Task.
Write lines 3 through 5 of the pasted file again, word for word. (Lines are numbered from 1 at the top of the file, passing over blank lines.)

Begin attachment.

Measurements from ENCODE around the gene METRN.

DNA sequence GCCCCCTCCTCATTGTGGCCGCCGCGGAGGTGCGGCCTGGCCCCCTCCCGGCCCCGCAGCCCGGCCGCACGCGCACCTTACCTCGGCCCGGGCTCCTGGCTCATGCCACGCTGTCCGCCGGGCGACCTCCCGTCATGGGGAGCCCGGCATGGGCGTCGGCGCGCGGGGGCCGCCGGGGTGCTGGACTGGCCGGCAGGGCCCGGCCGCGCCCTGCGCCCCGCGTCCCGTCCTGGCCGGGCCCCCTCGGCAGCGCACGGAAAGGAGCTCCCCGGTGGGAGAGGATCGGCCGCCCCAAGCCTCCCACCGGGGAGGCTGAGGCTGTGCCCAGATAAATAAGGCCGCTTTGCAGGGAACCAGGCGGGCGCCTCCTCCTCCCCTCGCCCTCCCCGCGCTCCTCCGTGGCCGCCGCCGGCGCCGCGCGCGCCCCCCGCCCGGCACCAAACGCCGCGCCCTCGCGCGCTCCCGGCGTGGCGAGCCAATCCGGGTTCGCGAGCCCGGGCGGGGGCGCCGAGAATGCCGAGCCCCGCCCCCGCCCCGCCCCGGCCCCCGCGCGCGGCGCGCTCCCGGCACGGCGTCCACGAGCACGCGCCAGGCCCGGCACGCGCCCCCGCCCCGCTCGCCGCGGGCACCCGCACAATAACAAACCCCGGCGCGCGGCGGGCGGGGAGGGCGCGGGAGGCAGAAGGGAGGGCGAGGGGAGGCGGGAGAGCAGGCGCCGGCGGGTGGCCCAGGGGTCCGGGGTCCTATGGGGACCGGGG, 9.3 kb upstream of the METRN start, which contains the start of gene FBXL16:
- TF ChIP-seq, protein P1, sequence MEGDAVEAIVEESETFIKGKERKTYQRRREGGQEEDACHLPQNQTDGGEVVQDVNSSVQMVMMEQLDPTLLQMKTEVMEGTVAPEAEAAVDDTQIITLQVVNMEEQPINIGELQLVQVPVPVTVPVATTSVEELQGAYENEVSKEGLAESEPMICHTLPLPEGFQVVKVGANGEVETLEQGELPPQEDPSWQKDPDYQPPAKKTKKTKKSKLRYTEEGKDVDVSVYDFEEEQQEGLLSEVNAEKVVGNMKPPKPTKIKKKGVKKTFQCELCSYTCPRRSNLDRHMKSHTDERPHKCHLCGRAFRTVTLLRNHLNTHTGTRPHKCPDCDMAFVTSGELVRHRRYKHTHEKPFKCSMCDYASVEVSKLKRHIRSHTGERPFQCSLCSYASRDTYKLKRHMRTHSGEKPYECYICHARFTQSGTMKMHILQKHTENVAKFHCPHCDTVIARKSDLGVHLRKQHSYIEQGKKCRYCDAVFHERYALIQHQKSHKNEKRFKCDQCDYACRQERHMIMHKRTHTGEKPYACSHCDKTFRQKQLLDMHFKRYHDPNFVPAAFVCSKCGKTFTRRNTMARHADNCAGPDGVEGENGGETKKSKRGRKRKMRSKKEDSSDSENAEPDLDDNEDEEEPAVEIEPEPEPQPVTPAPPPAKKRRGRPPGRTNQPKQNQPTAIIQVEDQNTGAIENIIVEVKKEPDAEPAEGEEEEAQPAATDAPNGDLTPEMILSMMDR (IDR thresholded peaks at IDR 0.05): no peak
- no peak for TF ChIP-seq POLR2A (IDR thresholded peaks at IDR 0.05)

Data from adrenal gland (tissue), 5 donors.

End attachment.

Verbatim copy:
- TF ChIP-seq, protein P1, sequence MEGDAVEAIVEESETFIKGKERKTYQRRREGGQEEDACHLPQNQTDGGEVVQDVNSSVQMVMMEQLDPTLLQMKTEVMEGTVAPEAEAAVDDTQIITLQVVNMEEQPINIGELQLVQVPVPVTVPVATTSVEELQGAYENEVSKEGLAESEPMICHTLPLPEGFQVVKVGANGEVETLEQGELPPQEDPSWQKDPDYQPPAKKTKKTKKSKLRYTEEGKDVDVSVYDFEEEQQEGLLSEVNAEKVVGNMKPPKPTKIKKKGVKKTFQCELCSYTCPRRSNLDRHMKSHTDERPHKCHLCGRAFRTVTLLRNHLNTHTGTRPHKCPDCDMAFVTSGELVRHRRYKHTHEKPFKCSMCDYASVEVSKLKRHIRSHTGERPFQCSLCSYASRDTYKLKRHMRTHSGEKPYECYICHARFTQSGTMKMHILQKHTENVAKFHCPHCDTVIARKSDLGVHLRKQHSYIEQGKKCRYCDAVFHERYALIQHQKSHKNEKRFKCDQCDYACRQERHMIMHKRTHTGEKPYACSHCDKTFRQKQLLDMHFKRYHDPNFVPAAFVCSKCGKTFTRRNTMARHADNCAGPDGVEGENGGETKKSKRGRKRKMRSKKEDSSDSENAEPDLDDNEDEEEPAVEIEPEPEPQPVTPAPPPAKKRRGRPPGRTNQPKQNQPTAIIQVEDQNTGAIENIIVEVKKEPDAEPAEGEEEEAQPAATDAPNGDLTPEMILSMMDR (IDR thresholded peaks at IDR 0.05): no peak
- no peak for TF ChIP-seq POLR2A (IDR thresholded peaks at IDR 0.05)

Data from adrenal gland (tissue), 5 donors.